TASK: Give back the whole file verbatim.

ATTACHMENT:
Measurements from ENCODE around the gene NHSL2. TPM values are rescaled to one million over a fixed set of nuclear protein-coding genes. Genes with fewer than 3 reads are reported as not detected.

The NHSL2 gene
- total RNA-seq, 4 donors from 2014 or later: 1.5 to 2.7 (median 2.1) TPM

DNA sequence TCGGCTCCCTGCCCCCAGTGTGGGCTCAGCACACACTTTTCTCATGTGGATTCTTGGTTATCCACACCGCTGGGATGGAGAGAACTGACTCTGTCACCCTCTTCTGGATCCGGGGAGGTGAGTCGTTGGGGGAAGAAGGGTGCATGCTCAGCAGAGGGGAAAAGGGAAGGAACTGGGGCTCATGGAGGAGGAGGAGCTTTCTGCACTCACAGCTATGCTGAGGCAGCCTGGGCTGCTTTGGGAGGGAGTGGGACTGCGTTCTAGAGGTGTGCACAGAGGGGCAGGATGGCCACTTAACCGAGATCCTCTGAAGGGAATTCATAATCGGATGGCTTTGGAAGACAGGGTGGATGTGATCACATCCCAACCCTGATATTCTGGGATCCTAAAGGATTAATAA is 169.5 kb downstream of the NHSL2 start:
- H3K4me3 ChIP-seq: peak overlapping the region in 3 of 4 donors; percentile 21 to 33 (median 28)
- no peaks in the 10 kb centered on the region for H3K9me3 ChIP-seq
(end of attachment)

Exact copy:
Measurements from ENCODE around the gene NHSL2. TPM values are rescaled to one million over a fixed set of nuclear protein-coding genes. Genes with fewer than 3 reads are reported as not detected.

The NHSL2 gene
- total RNA-seq, 4 donors from 2014 or later: 1.5 to 2.7 (median 2.1) TPM

DNA sequence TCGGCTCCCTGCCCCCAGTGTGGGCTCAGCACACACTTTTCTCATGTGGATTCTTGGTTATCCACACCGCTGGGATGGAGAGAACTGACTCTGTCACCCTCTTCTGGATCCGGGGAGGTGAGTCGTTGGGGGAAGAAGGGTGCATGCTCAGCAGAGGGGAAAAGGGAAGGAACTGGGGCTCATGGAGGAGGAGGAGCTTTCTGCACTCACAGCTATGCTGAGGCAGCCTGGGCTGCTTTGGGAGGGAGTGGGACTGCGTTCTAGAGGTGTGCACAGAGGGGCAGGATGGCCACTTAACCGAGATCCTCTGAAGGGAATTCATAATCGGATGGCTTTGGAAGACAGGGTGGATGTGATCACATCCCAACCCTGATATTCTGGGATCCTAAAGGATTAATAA is 169.5 kb downstream of the NHSL2 start:
- H3K4me3 ChIP-seq: peak overlapping the region in 3 of 4 donors; percentile 21 to 33 (median 28)
- no peaks in the 10 kb centered on the region for H3K9me3 ChIP-seq